Without at this point going into all the assorted different things that might have some place in that “historic” notion (there are other historic elements around in the area that have no relation to aviation, such as the Native American places), it’s to be said minimally that they are “many and varied.”  There are also a few different arrangements of the elements, depending on the objective.  The whole thing ranges from the time the Wright Brothers started thinking about flight to a lot about Neil Armstrong’s achievement.  As there are museums included, there is likely to be additions at least to the museum collections. 

Some of the people interested in the thing in some way, shape or form, have an objective that has yet to be achieved, namely, having at least some parts of the elements added to the United Nations (UNESCO) World Heritage List, a listing of some of the rare and/or special things of the earth that to some extent belong to all of the people of the earth.  As humans proceed to other worlds out there in space, surely how and where it became active in human endeavor should be to some extent preserved for future generations.  Some things are always lost along the way; but, what can be saved should be saved. 

Some visions become realities.       

Details….

Someone made a movie once (long ago) that hinged on the importance of a dot or period.  Practically nothing is remembered about the movie, but it seems like the supposed “victim” worked for a bank and got fired.  After some to-do in the story, it was finally explained that a lot of trouble was caused because in some important calculations a period (decimal point) was left out.  The character that did the explaining announced it with the impetus of someone announcing, “War has been declared!”  A good many teachers never make such an impression in their teaching explanations.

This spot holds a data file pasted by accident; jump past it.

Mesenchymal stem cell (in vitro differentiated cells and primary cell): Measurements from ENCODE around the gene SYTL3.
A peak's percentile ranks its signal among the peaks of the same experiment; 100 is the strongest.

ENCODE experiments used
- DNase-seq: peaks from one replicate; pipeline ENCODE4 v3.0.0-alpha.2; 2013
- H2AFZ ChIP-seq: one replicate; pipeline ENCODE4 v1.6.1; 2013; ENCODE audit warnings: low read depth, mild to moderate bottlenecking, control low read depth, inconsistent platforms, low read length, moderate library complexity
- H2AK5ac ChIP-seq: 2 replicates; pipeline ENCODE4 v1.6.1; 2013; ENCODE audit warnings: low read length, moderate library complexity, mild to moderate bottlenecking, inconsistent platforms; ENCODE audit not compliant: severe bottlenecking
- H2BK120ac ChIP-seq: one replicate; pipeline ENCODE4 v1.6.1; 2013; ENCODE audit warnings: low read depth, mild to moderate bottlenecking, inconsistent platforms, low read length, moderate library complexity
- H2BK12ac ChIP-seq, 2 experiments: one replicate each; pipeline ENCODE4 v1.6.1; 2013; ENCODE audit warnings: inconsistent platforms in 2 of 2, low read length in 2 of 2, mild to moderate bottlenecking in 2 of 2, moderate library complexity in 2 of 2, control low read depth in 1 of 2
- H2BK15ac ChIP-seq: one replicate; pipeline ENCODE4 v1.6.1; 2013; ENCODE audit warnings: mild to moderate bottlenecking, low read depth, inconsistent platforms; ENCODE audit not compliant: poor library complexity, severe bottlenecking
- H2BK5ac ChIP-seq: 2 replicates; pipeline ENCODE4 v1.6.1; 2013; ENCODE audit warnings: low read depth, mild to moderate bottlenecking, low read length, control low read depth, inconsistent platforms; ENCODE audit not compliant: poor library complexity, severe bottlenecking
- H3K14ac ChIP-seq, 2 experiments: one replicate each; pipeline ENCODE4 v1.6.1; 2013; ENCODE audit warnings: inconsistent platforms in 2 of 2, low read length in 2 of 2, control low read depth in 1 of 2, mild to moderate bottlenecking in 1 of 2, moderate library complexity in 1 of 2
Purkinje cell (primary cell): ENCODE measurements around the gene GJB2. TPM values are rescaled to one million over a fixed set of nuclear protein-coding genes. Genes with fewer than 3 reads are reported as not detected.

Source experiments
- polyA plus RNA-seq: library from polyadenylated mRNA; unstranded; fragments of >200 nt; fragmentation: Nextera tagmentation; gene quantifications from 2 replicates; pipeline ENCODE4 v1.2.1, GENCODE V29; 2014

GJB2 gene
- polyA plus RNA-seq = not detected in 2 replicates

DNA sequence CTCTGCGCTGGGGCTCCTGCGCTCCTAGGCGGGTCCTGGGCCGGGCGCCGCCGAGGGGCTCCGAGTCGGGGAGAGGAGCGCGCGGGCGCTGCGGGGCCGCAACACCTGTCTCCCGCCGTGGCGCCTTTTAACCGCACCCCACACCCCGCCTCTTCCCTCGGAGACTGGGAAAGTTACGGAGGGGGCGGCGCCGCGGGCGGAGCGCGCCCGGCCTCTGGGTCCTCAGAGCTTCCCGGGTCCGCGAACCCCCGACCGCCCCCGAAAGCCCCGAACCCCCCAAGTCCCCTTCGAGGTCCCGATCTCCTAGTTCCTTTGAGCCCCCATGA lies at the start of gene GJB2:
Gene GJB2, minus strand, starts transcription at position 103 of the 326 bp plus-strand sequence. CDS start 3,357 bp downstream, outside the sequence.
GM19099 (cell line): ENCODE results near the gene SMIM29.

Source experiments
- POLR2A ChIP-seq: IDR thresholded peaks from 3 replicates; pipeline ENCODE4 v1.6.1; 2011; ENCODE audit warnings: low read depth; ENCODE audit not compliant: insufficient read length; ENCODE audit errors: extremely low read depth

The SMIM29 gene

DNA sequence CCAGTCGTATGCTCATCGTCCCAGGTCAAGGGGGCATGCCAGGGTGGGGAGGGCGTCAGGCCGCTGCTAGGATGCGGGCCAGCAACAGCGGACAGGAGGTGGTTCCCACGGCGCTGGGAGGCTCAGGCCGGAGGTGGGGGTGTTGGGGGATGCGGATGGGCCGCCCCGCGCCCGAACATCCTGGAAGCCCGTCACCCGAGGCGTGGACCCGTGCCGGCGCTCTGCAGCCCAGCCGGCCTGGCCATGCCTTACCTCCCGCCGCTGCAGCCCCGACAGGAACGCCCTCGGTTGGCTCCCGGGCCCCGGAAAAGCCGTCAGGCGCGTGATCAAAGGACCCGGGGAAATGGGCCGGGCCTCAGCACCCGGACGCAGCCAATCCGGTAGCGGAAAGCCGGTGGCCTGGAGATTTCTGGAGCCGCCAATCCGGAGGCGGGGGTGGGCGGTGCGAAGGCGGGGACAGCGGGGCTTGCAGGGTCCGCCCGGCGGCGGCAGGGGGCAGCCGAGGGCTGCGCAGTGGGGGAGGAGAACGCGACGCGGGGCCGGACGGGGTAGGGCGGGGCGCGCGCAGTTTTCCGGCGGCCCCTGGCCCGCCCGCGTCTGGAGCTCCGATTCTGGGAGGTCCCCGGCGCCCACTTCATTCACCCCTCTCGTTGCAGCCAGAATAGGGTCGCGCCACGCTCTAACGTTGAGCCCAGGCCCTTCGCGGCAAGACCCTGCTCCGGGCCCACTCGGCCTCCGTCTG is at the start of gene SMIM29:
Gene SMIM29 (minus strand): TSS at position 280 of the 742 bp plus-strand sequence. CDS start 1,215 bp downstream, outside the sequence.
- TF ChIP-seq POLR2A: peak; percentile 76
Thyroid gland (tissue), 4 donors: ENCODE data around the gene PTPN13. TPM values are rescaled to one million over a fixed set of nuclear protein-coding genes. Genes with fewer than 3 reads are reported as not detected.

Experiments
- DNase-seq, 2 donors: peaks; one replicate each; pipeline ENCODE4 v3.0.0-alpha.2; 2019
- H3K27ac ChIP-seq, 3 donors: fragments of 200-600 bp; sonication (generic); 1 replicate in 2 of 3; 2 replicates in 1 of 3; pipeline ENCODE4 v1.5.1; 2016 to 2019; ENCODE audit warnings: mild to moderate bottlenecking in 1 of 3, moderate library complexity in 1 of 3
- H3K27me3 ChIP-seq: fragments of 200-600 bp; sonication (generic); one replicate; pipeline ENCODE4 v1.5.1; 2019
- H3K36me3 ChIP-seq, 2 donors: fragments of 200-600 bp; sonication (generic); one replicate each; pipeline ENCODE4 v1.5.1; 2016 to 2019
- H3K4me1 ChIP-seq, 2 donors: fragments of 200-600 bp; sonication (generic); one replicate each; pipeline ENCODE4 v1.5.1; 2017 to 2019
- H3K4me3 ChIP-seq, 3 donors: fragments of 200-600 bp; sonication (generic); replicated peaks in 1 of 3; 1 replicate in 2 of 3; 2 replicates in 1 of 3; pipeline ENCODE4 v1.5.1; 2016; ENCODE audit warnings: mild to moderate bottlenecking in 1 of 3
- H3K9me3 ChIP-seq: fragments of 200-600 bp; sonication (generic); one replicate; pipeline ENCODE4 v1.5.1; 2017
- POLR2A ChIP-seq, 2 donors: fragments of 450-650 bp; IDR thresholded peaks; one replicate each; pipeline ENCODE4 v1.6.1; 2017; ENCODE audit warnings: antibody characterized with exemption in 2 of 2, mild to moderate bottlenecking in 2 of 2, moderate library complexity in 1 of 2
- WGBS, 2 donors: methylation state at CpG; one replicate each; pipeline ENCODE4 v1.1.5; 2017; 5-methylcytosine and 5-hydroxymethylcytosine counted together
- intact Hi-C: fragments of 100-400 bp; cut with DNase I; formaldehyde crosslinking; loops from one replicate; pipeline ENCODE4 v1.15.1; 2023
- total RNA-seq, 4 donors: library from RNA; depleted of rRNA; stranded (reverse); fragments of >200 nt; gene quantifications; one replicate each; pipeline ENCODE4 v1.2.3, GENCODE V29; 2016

The point, of course, is that something that looks insignificant can be enormous in its importance.  The time element of a second (never mind a minute) falls into the same category as does something like a sixteenth of an inch (or less, which isn’t even marked on some measuring devices). Lives can hang in the balance of such things. As just mentioned in the previous commentary, temperatures mean something, too.  Be it weekend or holiday, with the apartments underfoot, if the cooling unit doesn’t work and the temperature reaches what is classed as “heat emergency,” maintenance must look into the matter right then. 

It can even be important with things more incidental and maybe a shade bigger. Recently, the floor (location) shown for one of the elevators in the building said “two” but it was on the first floor.  With trepidation yours truly got on the thing anyway and pushed five.  It stopped at four.  Pushing six got it to five. That was clearly a gamble (and maybe stupid), but it did turn out all right.  Ordinarily such would not have been tried (obviously the elevator wasn’t working properly), but usually if one elevator is there, the other doesn’t respond to a call.  As to what would have been done if the gamble hadn’t paid off….  It’s an unknown. 

Life is precarious.   

The Best Weather Report